My SoapUI Thoughts on Effective Testing in SoapUI

Database Techniques

A very common use for APIs is to provide controlled access to the contents of a database. In such cases the source of truth for the response returned by an API is the corresponding database record, and SoapUI recognises this relationship by providing built-in support for SQL queries via JDBC for a range of databases. In this article I want to explore some of the techniques you can use to validate the behaviour of an API against the underlying database.

Prerequisites

Goals

  • A test case which validates single posts resources against the contents of the database via SQL calls.

In my daily work I interact with MS SQL Server and Oracle databases. By contrast, as a means of illustrating the examples in these articles, I downloaded and installed an H2 Database which proved to be lightweight and easy to install.

Testing Single Records

One common scenario in testing APIs against a database is where the API takes a unique value and returns a single record in response. You might have an API that returns a user record in response to the username, for example. The JSONPlaceholder API has several such calls, e.g. /posts/1, returning the post resource with ID 1.

When testing an API like this, you have several options. You could maintain a list of potential known post IDs and iterate over them. This could cause problems though if you suddenly need to run your tests against a different database and the IDs no longer match your list. A better approach is to consult the database you are running against, retrieve a post record at random, and run the API against the corresponding ID. Let’s take a look at how to configure such a test.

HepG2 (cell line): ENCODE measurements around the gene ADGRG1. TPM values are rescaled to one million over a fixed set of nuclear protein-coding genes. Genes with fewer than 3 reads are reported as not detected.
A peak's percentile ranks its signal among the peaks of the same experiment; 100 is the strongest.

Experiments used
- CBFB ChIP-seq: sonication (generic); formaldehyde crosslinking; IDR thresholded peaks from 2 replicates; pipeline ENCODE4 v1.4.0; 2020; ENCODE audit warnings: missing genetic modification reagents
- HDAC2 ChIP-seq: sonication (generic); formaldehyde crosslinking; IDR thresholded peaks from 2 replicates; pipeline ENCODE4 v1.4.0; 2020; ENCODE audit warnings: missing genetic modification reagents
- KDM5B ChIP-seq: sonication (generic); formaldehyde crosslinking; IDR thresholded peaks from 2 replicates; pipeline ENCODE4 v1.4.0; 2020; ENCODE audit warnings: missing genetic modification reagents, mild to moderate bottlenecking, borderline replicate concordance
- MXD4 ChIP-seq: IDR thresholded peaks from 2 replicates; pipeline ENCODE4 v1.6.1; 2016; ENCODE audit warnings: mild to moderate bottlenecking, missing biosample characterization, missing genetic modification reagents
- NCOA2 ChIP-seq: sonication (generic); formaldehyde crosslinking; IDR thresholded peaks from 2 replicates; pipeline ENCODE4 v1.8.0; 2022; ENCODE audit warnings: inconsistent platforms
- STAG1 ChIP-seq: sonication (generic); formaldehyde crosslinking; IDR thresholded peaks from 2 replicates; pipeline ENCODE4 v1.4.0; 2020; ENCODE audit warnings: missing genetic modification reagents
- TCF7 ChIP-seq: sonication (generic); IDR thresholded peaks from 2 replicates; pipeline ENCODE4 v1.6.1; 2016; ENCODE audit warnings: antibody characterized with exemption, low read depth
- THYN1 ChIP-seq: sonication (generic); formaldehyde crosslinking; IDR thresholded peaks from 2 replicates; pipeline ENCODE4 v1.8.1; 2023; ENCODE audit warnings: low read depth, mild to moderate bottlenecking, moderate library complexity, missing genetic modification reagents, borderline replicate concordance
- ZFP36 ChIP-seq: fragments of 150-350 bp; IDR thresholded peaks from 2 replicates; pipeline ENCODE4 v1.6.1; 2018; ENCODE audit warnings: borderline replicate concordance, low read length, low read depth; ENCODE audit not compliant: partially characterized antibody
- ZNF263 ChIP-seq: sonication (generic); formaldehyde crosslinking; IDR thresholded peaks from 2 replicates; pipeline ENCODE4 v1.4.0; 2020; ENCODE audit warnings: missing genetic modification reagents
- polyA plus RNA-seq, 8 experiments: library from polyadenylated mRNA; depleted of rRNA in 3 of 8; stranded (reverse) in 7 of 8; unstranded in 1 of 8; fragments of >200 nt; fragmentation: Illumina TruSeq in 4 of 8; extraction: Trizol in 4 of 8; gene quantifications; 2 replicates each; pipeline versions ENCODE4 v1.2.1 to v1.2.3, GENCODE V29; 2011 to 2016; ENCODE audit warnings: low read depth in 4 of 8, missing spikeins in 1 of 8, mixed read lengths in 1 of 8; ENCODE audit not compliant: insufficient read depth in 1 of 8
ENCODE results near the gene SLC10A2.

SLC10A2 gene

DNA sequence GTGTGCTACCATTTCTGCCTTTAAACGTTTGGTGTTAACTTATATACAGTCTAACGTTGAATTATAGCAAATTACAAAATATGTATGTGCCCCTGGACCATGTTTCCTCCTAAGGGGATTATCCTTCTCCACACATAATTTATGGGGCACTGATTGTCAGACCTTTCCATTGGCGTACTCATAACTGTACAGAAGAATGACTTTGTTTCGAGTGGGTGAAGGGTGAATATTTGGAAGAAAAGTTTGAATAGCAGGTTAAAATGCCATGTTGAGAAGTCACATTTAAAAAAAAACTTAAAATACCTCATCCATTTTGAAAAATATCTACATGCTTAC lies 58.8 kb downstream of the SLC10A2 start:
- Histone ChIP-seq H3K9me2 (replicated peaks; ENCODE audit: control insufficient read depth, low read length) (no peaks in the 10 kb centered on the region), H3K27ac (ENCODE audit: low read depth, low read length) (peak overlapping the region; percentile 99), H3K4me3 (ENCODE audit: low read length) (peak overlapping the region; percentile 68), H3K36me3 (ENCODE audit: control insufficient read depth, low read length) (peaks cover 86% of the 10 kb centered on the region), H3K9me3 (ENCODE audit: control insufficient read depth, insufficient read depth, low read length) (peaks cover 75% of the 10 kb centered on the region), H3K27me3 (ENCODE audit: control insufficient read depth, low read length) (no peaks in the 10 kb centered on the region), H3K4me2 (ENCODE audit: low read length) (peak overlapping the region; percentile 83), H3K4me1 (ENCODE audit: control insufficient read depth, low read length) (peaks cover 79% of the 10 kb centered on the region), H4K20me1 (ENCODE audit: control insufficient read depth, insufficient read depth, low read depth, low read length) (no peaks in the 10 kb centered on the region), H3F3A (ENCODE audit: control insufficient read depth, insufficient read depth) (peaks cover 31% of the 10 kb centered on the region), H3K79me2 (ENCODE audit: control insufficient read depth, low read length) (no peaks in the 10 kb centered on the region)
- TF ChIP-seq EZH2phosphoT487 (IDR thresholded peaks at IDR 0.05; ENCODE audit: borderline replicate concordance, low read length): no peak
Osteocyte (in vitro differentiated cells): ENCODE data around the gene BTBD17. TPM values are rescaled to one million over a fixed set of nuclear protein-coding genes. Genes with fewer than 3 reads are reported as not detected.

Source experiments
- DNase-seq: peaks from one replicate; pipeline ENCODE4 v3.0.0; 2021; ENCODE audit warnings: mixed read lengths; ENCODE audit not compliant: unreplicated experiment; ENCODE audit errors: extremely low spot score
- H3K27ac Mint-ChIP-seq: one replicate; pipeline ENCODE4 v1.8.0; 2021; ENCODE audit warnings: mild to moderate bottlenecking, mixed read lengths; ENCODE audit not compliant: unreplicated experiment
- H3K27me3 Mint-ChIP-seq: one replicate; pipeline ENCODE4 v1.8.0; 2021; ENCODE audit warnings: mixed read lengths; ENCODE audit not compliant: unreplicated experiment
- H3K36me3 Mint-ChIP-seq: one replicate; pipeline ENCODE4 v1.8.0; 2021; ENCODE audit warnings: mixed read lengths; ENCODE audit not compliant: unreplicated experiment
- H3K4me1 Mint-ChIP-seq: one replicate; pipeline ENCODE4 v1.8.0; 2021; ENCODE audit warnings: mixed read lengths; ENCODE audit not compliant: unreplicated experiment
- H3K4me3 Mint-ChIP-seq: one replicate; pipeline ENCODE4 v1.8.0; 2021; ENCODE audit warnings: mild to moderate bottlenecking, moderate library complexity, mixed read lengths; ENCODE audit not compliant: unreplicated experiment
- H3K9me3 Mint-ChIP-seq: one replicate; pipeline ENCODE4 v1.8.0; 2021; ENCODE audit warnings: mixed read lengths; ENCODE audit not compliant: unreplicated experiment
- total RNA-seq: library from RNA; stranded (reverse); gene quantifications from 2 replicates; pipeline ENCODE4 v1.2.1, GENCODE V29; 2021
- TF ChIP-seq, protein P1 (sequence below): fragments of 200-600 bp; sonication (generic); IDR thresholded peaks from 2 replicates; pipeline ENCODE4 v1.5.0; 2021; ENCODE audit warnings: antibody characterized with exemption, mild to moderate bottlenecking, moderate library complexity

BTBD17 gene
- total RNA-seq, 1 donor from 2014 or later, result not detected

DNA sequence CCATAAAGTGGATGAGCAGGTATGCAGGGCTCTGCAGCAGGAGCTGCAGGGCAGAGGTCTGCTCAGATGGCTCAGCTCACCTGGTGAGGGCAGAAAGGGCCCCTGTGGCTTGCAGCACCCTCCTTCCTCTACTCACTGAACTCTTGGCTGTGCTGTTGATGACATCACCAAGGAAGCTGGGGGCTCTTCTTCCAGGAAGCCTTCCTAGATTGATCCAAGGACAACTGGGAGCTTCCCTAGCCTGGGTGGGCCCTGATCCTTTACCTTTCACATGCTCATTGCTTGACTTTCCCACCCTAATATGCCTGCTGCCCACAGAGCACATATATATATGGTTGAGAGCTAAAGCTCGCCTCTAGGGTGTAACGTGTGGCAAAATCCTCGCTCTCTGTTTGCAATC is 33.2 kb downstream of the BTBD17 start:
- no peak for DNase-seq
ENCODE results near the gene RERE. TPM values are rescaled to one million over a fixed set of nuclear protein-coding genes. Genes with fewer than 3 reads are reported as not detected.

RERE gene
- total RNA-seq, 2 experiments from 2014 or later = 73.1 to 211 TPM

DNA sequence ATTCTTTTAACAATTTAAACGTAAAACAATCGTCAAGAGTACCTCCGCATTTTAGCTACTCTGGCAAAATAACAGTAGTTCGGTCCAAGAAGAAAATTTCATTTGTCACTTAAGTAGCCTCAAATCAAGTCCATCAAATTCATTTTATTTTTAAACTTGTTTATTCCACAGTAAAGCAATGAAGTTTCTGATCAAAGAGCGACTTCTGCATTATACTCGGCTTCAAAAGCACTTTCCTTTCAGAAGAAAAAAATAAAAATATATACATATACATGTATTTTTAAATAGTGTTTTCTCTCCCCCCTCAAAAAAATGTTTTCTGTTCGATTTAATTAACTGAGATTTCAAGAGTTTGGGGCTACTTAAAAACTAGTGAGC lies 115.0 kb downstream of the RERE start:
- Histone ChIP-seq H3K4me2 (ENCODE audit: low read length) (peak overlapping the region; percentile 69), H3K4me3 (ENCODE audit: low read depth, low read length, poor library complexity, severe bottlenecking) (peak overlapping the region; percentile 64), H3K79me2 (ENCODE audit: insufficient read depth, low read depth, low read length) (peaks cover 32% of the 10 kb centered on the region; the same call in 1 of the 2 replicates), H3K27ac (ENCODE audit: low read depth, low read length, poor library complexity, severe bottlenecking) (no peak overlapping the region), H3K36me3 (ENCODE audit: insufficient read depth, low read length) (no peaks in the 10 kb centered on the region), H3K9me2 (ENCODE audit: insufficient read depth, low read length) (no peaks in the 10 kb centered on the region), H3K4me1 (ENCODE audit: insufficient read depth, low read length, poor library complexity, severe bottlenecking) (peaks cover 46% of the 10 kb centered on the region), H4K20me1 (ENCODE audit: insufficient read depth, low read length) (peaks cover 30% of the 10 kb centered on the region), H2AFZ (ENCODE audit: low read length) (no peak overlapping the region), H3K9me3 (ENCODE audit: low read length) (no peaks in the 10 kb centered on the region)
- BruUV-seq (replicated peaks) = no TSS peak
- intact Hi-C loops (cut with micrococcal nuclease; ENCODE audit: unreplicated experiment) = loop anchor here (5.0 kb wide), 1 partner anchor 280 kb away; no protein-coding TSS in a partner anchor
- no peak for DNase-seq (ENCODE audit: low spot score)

The JDBC test step

The JDBC test step allows you to submit SQL statements to the database. You can also refer to the response from the query in other test steps in your test case. A request to return all the fields from a randomly selected row from the posts table might look like this. JDBCStep01 Note that I’ve used properties in the Driver and Connection String fields, shown in the article in setting up the database. It’s wise to avoid using literal driver strings and connection strings in the individual test steps because you may need to update your database in the future.